We still have time for negotiation, we’ve negotiated it for a year, normally it takes two and a half years on average to reach an agreement. When I was talking about winners and losers I was talking about my constituency, i.e. businesses.
  • Discussions on TTIP not behind closed doors, they have to leave the corridors of the Commission.
  • Mounting concern among workers in Europe, democratic governance undermined, European standards undermined.
  • Risk of populists jumping on the band wagon.
  • We can say yes but yes if to the TTIP.
  • We are working toether with the US trade unions on what we want for the ttip: international convention to be implemented, quality jobs, workers’ rights etc.
  • We can’t privatise the gains and socialise the losses.
  • The question of transparency is very important.
  • How can you prove that the jobs that would be created will be good jobs, quality jobs?
  • Respect for public services, they don’t have to be affected by this agreement.
  • No against the low rim of tariffs.
  • Not against diminishing the bareers that exist so long as these bareers are technical. Where is the limit between technical bareer and what is going to impact on our social model.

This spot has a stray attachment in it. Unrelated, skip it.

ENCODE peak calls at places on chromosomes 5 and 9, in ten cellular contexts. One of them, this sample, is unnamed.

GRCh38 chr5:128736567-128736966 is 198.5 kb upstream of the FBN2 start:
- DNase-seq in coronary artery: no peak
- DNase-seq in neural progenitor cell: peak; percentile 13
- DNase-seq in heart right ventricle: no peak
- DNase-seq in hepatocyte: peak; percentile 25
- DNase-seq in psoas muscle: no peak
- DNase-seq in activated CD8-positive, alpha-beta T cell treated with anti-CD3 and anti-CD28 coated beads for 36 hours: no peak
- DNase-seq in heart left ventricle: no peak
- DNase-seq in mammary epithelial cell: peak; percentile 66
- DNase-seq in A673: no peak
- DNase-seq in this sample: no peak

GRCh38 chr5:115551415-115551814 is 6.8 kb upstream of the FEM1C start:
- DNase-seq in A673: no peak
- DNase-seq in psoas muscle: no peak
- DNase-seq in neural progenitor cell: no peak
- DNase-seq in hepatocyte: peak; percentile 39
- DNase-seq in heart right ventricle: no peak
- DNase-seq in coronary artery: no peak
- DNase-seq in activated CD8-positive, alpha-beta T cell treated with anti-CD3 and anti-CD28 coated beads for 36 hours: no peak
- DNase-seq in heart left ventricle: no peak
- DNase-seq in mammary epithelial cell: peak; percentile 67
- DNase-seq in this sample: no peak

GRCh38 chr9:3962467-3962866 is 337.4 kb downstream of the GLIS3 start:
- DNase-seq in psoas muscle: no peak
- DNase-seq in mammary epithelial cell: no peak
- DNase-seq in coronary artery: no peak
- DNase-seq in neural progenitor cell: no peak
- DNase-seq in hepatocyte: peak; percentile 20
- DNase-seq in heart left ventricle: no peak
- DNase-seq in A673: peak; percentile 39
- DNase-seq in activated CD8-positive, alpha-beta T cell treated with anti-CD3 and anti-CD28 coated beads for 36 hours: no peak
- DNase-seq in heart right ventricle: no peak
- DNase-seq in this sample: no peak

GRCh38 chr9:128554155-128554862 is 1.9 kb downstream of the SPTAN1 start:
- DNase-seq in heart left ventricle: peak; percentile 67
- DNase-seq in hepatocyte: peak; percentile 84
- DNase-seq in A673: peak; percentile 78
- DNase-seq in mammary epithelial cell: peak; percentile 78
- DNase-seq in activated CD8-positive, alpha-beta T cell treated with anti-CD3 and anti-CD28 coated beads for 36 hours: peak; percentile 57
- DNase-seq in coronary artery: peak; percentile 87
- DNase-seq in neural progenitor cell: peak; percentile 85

• Very important for us implementation fo labour standards, right of association, right to negotiate etc. These rights should be included and implemented in the agreement.
  • Against ISDS, very clearly against it.
  • We are convinced that foreign investors shouldn’t have a different tratment from home investors.
  • EU aand US are tow big democratic blocks.
  • Success with the consultation on ISDS, 150000 answers, most of which against ISDS, but the message we are getting is that we have to continue with ISDS. Momentum enormous in the UK, very big in Germany and France, against the ISDS. Why do we need an ISDS?
  • Our priorities: labour standards to be implemented, public services to be respected, ISDS to be excluded.


  • Trade agreement could be good for consumers, more choice, lower prices and push innovation. But we don’t know what’s in TTIP, we have to see whether we will be in favour or not.
  • We will be happy if the TTIP maximises profits for consumers and minimises costs.
  • Risk of jeopardising standards, quality standards of consumers’ products and services, safety standards etc.
  • Big problem is we don’t really know what’s in the TTIP, and I’m in the advisory group.